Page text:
Ford uses VIRTTEX to study driver response to safety systems’ warnings


Ford has also conducted customer driving clinics to test warning systems for its new backup system, the Cross Traffic Alert with Blind Spot Monitoring warning system.

The system, which alerts drivers backing out of a parking space if traffic approaches from the sides, will debut early next year. The system has three warnings – a flashing red light on the side mirror, an audible alert and a written warning on the instrument panel's message centre.

"New technologies such as radar, cameras, lasers and GPS will enable us to offer more safety and convenience features in the future," said Jeff Rupp, manager, Active Safety, Research & Advanced Engineering at Ford's Research & Innovation Centre. "A key is identifying the kinds of warnings that drivers will find both effective and easy to understand."

Ford recently used VIRTTEX to examine driver preferences and reaction times with advanced early-warning systems such as Forward Collision Warning, a radar-based system designed to help avoid or mitigate the effect of rear-end collisions. The study concluded that certain warning systems may elicit a faster reaction time for distracted drivers.

Ford continues to research which of the numerous types of warnings – including audible, visual and tactile or vibrating warnings – are most effective alone or in combinations, how soon before a possible incident the warnings should be issued and the intensity of those warnings.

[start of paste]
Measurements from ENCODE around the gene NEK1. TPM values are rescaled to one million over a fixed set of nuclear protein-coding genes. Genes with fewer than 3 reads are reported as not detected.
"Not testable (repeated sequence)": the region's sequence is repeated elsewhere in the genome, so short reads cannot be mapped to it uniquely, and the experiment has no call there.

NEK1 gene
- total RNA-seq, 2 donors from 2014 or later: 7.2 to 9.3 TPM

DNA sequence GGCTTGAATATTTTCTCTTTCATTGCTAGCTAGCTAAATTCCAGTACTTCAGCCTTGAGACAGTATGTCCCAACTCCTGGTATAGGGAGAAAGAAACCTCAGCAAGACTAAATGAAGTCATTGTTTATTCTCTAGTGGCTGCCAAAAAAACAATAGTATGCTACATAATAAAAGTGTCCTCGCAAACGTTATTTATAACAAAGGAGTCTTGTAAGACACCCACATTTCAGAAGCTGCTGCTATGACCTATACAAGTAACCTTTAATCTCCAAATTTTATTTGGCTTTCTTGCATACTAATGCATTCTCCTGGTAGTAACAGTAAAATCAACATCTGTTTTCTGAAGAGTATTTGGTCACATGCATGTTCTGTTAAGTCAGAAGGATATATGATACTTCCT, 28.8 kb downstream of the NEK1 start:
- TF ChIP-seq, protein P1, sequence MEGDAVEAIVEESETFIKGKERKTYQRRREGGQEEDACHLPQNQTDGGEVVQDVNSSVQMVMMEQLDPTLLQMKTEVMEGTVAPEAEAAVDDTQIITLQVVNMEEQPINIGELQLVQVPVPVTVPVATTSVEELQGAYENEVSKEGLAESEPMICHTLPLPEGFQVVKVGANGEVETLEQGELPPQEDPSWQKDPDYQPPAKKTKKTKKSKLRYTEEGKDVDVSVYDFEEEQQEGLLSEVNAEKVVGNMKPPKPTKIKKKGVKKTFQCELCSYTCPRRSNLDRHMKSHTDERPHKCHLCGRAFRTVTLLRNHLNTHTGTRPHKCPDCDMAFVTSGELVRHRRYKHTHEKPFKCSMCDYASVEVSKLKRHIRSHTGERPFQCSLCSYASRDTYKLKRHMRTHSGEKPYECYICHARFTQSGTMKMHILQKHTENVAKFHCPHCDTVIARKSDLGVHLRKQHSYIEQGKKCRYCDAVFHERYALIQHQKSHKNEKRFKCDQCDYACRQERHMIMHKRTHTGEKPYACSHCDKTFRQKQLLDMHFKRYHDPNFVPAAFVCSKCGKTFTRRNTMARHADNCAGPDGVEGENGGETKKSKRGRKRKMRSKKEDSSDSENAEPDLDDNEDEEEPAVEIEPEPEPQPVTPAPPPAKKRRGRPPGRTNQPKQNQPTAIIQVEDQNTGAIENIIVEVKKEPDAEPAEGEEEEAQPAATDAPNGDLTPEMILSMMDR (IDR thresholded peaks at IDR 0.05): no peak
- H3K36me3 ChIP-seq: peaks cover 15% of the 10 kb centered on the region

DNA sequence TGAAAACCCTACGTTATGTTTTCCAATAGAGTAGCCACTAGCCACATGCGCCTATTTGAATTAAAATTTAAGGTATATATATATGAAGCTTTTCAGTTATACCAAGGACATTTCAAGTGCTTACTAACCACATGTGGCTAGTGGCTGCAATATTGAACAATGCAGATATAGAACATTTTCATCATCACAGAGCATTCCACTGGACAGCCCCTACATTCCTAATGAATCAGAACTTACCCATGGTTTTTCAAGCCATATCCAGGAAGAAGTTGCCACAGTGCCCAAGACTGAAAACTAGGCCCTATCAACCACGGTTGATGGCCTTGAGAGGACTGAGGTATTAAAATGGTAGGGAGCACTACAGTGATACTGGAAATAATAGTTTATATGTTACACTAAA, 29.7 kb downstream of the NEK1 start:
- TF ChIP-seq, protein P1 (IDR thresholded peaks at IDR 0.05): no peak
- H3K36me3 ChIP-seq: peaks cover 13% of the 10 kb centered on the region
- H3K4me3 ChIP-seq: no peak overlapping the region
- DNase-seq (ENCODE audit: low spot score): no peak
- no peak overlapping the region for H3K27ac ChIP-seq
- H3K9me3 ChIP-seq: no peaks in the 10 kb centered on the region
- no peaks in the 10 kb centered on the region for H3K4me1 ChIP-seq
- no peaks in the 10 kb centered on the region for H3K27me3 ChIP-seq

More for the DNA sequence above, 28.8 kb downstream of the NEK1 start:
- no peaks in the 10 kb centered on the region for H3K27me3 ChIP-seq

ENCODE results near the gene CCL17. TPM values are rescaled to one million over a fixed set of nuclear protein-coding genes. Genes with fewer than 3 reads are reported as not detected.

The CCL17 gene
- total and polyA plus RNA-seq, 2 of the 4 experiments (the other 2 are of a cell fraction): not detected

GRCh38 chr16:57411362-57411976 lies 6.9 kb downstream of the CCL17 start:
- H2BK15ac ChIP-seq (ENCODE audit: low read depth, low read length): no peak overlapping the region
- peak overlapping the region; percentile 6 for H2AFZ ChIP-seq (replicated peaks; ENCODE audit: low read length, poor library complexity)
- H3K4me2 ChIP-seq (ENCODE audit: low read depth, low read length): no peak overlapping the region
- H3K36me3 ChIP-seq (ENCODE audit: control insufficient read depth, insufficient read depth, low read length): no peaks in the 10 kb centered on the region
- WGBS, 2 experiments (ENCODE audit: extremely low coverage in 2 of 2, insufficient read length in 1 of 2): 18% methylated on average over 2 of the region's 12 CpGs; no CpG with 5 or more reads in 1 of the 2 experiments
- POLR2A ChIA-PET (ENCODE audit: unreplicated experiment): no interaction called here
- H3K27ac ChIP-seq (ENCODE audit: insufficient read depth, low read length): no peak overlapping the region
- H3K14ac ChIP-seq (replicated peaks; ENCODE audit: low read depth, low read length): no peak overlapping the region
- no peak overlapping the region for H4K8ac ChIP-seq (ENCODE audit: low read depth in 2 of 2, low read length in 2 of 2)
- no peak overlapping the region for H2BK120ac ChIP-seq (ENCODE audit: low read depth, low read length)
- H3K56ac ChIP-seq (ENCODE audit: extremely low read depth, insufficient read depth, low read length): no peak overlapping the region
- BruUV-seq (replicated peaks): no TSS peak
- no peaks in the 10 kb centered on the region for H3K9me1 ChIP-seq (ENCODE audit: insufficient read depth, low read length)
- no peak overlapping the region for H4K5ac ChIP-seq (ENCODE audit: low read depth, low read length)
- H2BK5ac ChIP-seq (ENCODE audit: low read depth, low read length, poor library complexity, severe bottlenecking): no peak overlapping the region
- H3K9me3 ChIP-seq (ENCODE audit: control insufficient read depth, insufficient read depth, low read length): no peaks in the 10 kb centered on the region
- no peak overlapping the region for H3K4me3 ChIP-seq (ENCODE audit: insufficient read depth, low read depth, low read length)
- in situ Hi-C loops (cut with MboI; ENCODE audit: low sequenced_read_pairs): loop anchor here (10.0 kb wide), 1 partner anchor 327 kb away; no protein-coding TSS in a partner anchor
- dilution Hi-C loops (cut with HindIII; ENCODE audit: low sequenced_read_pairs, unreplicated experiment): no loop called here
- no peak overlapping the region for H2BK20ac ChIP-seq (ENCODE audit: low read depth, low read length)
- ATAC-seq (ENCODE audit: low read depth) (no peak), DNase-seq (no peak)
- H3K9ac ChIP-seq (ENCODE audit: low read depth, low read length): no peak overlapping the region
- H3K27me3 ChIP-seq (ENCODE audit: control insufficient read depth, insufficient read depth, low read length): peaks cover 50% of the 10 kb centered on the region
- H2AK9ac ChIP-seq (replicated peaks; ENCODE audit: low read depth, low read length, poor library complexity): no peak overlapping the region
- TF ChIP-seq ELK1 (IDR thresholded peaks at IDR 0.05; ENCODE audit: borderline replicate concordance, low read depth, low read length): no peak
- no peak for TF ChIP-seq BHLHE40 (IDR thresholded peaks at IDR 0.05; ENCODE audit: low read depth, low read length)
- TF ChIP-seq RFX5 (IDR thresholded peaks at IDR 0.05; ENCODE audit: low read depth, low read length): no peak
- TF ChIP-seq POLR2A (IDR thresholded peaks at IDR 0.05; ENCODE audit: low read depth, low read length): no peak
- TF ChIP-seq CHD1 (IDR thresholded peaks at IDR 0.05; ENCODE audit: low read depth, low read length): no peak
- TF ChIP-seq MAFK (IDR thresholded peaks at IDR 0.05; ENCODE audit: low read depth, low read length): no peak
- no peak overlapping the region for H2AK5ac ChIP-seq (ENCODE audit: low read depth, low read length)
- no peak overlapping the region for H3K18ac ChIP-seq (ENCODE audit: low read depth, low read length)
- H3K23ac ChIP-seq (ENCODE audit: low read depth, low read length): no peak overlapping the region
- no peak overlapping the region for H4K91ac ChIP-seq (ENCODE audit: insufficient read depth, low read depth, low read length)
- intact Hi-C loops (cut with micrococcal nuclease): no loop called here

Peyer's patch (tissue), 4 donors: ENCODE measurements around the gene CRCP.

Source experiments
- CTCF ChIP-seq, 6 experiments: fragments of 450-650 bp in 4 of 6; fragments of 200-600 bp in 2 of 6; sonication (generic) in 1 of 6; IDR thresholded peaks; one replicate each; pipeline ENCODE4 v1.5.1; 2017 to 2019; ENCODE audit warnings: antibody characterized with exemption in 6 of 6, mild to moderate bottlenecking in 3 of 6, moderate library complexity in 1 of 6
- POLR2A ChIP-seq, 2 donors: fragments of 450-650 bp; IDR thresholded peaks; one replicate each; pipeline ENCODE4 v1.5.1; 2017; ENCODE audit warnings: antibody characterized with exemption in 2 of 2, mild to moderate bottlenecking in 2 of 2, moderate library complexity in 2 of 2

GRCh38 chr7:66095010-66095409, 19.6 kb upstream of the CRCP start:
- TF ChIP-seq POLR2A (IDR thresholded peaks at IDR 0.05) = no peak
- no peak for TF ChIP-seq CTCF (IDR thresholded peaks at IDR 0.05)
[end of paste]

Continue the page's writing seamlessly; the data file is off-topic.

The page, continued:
Initial studies indicate that while early warnings can be useful for distracted drivers, they can frustrate attentive drivers by warning of dangers they've already anticipated.

AdvanceTrac with RSC:

This system uses twogyroscopic sensors – one to detect, measure and help counter yaw (or side-to-side skidding), and an additional roll rate sensor to accurately measure the vehicle's roll motion. If a significant roll angle is detected, the system applies additional countermeasures to enhance vehicle rollover resistance.

Collision mitigation with braking:

Ford believes this will be an important safety advance in the next five years. The system uses forward-looking radar to gauge an impending frontal crash. If a potential collision is detected, a warning is given via audio and visual alerts. Then, the system augments the driver's braking by automatically supplying additional brake pressure to further reduce the vehicle's speed.

Crash avoidance metrics partnership:

As part of its involvement in the Crash Avoidance Metrics Partnership team of government and industry leaders studying active safety technologies, Ford is building a "smart" intersection on its engineering campus to study how best safety technologies can be integrated with intelligent infrastructures.The team is also studying vehicle-to-vehicle active technologies that will allow cars to "talk" to each other to better identify potentially unsafe conditions.

How much control should drivers have?

Despite much attention on "driverless" cars, Ford researchers believe drivers want to retain control of their vehicles.

"While drivers welcome the information and warnings provided by these types of systems, they remain very sensitive about not wanting to lose control of their vehicle," said Rupp. "We want to first warn them, but if a driver does not respond quickly enough and an accident appears unavoidable, these technologies can intervene."

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